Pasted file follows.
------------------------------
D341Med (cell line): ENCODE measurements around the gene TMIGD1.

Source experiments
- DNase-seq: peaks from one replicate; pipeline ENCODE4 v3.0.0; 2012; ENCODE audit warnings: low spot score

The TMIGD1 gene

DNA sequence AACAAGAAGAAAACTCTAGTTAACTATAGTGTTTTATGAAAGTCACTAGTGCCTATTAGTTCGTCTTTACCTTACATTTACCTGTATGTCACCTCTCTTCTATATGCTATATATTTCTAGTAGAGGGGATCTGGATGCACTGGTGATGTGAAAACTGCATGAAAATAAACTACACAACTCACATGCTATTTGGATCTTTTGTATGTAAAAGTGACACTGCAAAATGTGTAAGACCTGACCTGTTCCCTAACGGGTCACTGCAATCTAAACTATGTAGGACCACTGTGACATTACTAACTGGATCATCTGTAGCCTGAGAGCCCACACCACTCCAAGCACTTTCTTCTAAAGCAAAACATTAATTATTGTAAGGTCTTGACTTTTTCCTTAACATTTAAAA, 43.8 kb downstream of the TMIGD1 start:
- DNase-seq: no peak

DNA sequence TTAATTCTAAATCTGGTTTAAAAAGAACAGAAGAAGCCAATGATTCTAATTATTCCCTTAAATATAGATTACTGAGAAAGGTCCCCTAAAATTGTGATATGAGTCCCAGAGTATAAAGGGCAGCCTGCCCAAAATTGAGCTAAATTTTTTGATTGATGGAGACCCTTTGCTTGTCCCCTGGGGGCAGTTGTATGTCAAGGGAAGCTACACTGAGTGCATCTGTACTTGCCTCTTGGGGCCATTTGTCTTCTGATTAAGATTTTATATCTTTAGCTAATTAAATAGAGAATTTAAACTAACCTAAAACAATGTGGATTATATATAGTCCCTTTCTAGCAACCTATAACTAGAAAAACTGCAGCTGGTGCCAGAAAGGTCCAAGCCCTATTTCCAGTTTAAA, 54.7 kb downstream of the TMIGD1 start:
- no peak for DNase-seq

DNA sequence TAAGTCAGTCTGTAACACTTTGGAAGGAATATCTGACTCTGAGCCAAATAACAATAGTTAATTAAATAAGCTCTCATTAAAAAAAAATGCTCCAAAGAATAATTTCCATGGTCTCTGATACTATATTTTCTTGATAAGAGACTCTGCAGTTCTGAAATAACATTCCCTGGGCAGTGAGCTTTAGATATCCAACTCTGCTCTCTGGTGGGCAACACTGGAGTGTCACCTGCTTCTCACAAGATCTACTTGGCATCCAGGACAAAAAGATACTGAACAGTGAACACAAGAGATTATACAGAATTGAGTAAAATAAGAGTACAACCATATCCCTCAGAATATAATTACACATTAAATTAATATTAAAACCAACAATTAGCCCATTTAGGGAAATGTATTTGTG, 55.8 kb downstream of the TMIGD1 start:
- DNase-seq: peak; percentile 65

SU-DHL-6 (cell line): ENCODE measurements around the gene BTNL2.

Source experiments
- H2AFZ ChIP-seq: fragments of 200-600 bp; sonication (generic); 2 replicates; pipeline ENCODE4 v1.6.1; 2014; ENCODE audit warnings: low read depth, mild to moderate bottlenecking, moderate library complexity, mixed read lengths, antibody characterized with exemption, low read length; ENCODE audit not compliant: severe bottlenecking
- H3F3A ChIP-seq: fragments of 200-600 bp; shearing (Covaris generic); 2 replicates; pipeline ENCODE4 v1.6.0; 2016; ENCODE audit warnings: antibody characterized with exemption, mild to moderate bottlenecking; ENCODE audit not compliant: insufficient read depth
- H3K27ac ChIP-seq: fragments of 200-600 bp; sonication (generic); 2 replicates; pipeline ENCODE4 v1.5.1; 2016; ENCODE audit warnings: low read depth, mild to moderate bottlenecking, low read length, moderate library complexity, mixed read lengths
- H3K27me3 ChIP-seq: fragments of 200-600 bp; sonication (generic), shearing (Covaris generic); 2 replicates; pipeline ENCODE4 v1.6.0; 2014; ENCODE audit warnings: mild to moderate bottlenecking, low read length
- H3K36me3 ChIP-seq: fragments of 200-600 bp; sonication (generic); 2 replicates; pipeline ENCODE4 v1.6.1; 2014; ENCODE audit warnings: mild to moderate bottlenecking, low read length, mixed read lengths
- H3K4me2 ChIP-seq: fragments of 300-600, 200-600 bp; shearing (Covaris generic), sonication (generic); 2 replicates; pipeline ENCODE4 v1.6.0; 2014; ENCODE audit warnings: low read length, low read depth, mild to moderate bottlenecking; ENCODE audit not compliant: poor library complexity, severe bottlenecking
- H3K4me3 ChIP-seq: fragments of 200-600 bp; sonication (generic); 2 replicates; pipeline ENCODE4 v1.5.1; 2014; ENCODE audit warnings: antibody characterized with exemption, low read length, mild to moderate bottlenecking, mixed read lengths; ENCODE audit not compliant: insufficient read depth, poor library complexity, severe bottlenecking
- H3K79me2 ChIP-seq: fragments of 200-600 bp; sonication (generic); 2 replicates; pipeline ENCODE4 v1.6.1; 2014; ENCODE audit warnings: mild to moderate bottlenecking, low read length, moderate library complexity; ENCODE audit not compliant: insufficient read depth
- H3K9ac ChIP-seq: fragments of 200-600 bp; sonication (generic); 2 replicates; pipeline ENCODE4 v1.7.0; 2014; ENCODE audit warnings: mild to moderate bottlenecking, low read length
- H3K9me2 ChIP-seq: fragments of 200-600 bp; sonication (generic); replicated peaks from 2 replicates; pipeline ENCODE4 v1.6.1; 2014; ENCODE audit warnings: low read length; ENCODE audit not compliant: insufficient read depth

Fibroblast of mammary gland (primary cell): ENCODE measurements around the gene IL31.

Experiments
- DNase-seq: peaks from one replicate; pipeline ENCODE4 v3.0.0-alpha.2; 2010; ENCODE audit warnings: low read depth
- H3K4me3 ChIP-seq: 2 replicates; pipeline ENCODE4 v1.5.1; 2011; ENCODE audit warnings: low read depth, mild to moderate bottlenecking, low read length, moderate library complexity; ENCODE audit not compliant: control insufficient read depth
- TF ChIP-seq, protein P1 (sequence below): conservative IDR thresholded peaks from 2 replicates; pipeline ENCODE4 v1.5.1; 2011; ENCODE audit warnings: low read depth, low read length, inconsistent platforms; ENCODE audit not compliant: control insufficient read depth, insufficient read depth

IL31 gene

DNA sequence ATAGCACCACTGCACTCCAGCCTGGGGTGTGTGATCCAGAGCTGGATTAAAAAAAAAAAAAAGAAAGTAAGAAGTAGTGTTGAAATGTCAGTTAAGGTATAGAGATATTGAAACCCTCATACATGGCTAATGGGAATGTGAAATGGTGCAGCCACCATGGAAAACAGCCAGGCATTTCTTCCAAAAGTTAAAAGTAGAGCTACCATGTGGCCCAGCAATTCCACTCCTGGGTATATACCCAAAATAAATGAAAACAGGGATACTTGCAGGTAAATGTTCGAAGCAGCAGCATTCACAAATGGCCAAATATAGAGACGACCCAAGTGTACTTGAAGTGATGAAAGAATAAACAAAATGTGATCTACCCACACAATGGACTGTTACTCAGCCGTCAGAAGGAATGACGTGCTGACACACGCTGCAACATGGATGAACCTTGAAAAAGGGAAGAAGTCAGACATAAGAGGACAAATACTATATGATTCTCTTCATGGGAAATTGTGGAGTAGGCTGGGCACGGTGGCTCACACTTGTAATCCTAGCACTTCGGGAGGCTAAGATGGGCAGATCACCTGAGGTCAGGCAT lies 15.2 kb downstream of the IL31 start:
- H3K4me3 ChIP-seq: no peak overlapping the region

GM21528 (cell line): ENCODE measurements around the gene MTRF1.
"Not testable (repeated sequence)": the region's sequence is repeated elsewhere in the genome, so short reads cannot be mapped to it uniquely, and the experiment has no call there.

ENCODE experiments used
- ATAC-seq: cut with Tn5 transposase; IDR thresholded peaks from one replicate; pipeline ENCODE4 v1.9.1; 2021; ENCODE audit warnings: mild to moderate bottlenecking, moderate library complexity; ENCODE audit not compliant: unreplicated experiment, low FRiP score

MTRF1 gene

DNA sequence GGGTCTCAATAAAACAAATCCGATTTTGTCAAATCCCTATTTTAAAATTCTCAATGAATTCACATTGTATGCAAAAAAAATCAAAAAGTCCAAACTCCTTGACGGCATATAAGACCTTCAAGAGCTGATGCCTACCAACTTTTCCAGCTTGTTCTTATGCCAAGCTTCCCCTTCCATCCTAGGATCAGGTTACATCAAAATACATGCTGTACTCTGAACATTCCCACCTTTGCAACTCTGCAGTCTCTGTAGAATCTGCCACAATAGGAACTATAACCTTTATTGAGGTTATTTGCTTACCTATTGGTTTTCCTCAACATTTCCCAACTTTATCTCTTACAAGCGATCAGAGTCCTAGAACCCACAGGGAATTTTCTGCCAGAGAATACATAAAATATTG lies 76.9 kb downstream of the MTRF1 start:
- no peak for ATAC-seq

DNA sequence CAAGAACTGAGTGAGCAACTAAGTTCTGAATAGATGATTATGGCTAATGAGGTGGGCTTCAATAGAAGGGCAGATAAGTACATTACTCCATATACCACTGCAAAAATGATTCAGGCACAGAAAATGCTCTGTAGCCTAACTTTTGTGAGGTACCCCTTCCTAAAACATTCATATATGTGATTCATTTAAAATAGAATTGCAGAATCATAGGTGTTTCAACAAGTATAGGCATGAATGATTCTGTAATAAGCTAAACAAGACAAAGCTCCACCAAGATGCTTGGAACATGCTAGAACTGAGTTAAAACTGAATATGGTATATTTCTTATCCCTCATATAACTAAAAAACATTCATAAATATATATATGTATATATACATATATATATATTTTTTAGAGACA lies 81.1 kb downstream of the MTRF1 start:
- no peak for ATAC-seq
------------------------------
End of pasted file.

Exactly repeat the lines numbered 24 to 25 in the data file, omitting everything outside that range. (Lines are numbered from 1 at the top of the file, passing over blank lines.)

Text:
Experiments
- DNase-seq: peaks from one replicate; pipeline ENCODE4 v3.0.0-alpha.2; 2010; ENCODE audit warnings: low read depth